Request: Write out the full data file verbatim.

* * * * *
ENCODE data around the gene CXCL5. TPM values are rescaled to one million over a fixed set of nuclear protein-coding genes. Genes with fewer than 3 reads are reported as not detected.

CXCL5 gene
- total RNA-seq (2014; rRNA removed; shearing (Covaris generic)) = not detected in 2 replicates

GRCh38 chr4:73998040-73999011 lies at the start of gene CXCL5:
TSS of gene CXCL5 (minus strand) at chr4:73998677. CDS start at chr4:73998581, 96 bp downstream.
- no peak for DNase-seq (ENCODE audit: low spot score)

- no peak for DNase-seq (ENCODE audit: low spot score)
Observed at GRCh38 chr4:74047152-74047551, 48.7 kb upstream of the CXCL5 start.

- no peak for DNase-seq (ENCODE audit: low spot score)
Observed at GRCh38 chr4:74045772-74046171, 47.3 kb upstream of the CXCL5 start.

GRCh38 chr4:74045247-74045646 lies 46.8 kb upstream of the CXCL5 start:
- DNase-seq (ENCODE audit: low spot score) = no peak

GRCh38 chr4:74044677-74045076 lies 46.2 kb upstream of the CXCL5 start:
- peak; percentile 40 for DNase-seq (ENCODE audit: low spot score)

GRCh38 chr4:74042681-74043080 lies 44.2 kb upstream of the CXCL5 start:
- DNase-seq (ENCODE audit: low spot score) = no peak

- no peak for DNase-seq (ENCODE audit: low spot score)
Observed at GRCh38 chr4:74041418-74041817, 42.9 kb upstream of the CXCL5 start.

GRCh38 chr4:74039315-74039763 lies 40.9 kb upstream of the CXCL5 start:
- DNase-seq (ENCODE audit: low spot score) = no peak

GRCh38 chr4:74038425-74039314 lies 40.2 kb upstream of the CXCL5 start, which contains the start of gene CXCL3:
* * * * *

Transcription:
ENCODE data around the gene CXCL5. TPM values are rescaled to one million over a fixed set of nuclear protein-coding genes. Genes with fewer than 3 reads are reported as not detected.

CXCL5 gene
- total RNA-seq (2014; rRNA removed; shearing (Covaris generic)) = not detected in 2 replicates

GRCh38 chr4:73998040-73999011 lies at the start of gene CXCL5:
TSS of gene CXCL5 (minus strand) at chr4:73998677. CDS start at chr4:73998581, 96 bp downstream.
- no peak for DNase-seq (ENCODE audit: low spot score)

- no peak for DNase-seq (ENCODE audit: low spot score)
Observed at GRCh38 chr4:74047152-74047551, 48.7 kb upstream of the CXCL5 start.

- no peak for DNase-seq (ENCODE audit: low spot score)
Observed at GRCh38 chr4:74045772-74046171, 47.3 kb upstream of the CXCL5 start.

GRCh38 chr4:74045247-74045646 lies 46.8 kb upstream of the CXCL5 start:
- DNase-seq (ENCODE audit: low spot score) = no peak

GRCh38 chr4:74044677-74045076 lies 46.2 kb upstream of the CXCL5 start:
- peak; percentile 40 for DNase-seq (ENCODE audit: low spot score)

GRCh38 chr4:74042681-74043080 lies 44.2 kb upstream of the CXCL5 start:
- DNase-seq (ENCODE audit: low spot score) = no peak

- no peak for DNase-seq (ENCODE audit: low spot score)
Observed at GRCh38 chr4:74041418-74041817, 42.9 kb upstream of the CXCL5 start.

GRCh38 chr4:74039315-74039763 lies 40.9 kb upstream of the CXCL5 start:
- DNase-seq (ENCODE audit: low spot score) = no peak

GRCh38 chr4:74038425-74039314 lies 40.2 kb upstream of the CXCL5 start, which contains the start of gene CXCL3: